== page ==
That’s a day of outreach and ministry. It’s my hardest day. Most days are half of this, but spending the whole day helps me understand what life on the street is like. There is no break. There is no stopping. You just keep moving thorugh the day. I get to go home in the evening. They just keep on moving through the day into tomorrow. Join me in praying that tomorrow will be better, that they will be stronger, and that they will come to know Jesus who heals and restores all things.

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January 16, 2009

Job Help


I have been discovering a new (for me) very concrete way to help my homeless youth friends. Not all of them want jobs right now, but some of them do. After living a traveling life or a life on the street, they rarely have a lot of confidence for employment. They get reviews and instruction on how to get a job from social workers, but it is all rather overwhelming.

One of the ways to get concrete with them is spend about 45 minutes with them creating a first resume. It is fairly normal for the youth to have a very sporadic and spotty work history. However, they typically have worked and acquired many skills from jobs, training, and volunteer positions.

[Don’t get me wrong… creating a resume is serious stuff and takes more than an hour. However, I sit with them for about 45 minutes to create what I call the starter resume. There is always good, better, and best options. They can (and some do) continue to work to polish their resumes from the starter resume I help them create.]

Over the last month or so, I have written about 10 resumes with youth. Most were surprised that we could create one at all. All were delighted with how they felt having a professional looking resume to hand out, email, and use for web job applications. I’m sure 80% or more of them have actually used the resumes, returning for help to get more copies or tweak it or email it to some potential employer. And this week I got the news that one got a job right away using the resume! Now that really made my day!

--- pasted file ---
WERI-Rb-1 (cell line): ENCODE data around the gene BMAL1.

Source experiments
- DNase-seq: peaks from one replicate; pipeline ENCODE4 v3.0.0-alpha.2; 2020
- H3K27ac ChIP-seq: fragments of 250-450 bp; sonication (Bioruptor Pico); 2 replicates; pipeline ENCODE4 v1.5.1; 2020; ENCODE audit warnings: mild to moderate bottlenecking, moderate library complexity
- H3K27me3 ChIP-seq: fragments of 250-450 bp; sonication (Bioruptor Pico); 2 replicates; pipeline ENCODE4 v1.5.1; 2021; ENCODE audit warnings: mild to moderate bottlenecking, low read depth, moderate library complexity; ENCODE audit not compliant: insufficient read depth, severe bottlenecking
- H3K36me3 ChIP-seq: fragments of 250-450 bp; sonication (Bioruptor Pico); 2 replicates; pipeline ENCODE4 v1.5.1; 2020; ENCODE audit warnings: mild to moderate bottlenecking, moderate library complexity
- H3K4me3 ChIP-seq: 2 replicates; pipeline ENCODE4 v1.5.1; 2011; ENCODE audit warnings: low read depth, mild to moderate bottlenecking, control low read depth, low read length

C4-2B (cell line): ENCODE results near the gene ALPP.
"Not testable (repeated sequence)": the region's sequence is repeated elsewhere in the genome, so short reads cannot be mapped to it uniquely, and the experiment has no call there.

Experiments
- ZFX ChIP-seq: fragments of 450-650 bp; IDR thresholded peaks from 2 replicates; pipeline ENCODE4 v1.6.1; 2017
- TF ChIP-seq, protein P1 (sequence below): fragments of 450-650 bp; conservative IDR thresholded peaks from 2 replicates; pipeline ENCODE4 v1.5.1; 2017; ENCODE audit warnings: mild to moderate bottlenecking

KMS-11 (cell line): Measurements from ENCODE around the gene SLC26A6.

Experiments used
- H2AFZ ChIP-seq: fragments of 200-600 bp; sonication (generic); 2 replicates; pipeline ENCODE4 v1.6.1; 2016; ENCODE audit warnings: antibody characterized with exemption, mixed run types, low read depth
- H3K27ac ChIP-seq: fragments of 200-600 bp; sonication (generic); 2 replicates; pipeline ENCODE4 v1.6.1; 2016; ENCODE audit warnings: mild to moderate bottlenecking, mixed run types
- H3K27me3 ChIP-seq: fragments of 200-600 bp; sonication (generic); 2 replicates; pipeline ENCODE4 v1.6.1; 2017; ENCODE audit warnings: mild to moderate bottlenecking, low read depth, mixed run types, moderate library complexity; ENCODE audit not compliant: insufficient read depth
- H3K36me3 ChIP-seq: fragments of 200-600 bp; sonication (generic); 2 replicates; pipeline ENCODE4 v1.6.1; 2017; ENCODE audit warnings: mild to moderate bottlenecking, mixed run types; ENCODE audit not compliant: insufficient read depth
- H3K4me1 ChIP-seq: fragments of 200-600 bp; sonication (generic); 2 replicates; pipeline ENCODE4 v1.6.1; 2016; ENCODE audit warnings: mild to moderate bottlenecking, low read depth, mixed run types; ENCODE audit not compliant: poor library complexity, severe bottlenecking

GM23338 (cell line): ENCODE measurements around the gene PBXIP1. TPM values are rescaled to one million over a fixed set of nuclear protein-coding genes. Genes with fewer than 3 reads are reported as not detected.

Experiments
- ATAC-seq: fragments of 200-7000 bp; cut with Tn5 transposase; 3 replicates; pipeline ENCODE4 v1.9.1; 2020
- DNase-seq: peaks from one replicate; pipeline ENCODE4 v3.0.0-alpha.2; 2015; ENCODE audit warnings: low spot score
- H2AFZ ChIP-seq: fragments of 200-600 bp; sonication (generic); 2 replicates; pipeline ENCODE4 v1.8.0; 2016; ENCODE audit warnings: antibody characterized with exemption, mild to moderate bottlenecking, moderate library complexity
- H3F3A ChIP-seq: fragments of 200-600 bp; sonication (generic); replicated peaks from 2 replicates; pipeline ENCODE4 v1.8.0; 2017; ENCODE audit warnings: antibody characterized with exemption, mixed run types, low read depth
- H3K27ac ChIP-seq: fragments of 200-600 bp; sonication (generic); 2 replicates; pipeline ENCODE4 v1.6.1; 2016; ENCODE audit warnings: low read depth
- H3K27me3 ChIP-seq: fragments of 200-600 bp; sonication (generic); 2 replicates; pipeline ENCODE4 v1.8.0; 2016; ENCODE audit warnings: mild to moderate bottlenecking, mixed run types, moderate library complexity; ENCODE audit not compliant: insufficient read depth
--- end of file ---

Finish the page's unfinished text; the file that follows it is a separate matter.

Every day now I have youth asking if I’ll help them write a resume. It is so much fun because it lets me ask them lots of questions. They are willing to share a lot of their life with me in this way. And they not only share facts but also how they feel about those people, jobs, and tasks that make up their past history. Often they even talk about what was going on in their lives outside of employment.

In addition to helping me know them better, I find that it’s very therapeutic for them to assemble the resume. Because they have a number of bad experiences, they tend to forget the past or at least the bad parts. But often that means forgetting a lot of good things that happened at the same time. In some ways, assembling the resume is symbolic of the task they face: taking all the pieces of their fractured life and assembling a whole from it.

What I have learned… keep on learning every day… is that they have beautiful portions of their past life that they are quite happy with. And they have parts that they are very dissatisfied with. This is pretty normal sounding, but somehow the typical street youth has become frozen in the process of juggling these pieces and can rarely keep them together as a whole and keep the good and bad in perspective. At some point, the pieces of their life that they don’t like can paralyze them and keep them from moving forward.

These are wonderful young people, and making a resume with them truly helps me get a better understanding of their lives. It creates an improved and more balanced view of self for them. Finally, at least in some cases, it truly gives them a boost to go out there and get that job they want to get.

January 9, 2009

A New Year


It’s a new year, and after a break, I’m back to my regular ministry schedule. One of the things about youth street ministry is that you need to be regular and predictable. It seems that while things were closed for the holidays (Christmas on Thursday, New Years on Thursday) and the ministry trailer was taking a break, people missed us and now they are glad we are back!

I’m trying to be very intentional about having conversations about the youths’ spirituality and about the Bible’s message to begin this year. Those we minister to are eager to talk, even if reluctant to change their beliefs.

One young woman who has had a particularly difficult past few weeks (an unexpected and cruel death in her family), responded to my inquiry about spirituality that she believes in God but she’s really mad at him right now. She doesn’t care about him. I told her, face to face, that God still loves her and it’s OK to be mad at God. Later I saw her and wanted to follow up about something. I said, “… and remember…” She cut me off. She said, “Yes, I know. God still loves me.” That wasn’t what I was going to say, but I was delighted that she remembered and wanted to repeat it at this point.

I’m glad she’s off to a new start this year. Let’s hope we all get off to a good start by being reminded of what matters this year.